The combination of earlier than expected tightening by China reflected in bill rate increases and reserve requirement increases (and in India as well), coupled with the growing anxiety over sovereign credits in Europe has encouraged risk reduction and this is evident in flows into emerging market equity funds. In the week ending Feb 3, EPFR Global reports that $1.6 bln flowed out of emerging market equity funds, the most in nearly six months.

Ironically, during that same week the MSCI emerging market index rose about 2.25%. However, in the two days since--that is yesterday and thus far today-- the index has lost 5.4% and now is at its lowest level since early last September. This would seem to suggest that further liquidation probably lies ahead, which is generally dollar positive. Of note, funds that invest in China saw net outflows for the fifth time in six weeks, while funds that invest in Indian saw the biggest outflow in about 5 quarters. The outflows from the emerging equity markets are serving to help weaken the respective currencies and remove the "need" to intervene. As we have pointed out, after marching steadily higher last year, the custody holdings at the Federal Reserve for foreign central banks steadied in recent weeks (this year up twice and down thrice). A related but different development this year has been the more than 10% slide in commodity prices, with the CRB Index near four month lows. The late 2009 run-up in commodities, including oil and gold, have been unwound in full. This is a negative for many emerging market equities, but it also means that the commodity-push increase in some measures of inflation (see today's UK PPI for example) may prove transitory.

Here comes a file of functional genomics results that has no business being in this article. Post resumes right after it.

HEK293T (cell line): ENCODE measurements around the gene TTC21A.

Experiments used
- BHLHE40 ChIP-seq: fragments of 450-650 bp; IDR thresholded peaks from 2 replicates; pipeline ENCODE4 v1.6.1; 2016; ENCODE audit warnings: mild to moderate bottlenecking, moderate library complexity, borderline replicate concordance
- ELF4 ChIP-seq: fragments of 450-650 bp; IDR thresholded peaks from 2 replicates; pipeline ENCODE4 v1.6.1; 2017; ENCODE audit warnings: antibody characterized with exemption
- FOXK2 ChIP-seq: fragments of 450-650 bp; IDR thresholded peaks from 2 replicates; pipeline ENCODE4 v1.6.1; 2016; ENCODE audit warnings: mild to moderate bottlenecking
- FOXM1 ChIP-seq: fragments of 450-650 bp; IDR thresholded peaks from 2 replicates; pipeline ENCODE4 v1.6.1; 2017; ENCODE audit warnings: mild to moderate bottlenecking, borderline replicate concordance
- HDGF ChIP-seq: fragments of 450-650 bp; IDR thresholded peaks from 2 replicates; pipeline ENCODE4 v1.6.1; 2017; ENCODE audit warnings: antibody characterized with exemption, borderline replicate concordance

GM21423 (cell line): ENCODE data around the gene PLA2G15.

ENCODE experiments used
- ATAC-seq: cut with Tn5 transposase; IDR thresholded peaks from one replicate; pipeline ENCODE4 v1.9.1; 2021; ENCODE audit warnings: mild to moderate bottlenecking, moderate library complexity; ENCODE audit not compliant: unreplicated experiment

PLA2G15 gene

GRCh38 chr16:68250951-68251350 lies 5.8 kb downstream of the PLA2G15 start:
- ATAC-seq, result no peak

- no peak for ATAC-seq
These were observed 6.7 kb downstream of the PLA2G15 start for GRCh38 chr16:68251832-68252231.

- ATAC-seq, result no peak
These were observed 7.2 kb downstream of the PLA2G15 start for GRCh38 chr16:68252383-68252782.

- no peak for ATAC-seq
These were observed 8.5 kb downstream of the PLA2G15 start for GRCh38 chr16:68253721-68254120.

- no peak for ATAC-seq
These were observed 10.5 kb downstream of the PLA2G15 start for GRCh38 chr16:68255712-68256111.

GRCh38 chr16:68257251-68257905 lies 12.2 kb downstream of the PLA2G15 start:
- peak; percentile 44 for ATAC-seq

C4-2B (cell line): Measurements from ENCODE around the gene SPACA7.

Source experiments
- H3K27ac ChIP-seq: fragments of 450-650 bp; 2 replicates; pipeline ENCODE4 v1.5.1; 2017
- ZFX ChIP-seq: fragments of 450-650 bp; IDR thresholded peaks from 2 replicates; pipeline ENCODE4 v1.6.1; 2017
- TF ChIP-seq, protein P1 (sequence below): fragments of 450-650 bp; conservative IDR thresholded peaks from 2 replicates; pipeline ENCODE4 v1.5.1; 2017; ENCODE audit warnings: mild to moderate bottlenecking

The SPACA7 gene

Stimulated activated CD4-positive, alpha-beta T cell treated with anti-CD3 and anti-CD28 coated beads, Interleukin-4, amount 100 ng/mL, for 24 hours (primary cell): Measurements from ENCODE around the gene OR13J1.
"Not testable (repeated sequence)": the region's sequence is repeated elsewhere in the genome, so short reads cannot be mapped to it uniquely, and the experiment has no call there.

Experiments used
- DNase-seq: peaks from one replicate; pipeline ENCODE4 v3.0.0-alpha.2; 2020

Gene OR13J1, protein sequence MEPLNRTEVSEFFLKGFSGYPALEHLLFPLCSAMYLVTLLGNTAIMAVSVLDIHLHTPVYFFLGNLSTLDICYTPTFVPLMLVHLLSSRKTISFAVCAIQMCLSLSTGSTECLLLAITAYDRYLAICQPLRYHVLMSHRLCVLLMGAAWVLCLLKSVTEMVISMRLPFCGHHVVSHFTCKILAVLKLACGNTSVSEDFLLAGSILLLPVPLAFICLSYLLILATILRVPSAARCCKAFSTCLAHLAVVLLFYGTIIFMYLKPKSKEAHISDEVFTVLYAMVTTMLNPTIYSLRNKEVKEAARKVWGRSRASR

China China Reviewed by magonomics on February 05, 2010 Rating: 5
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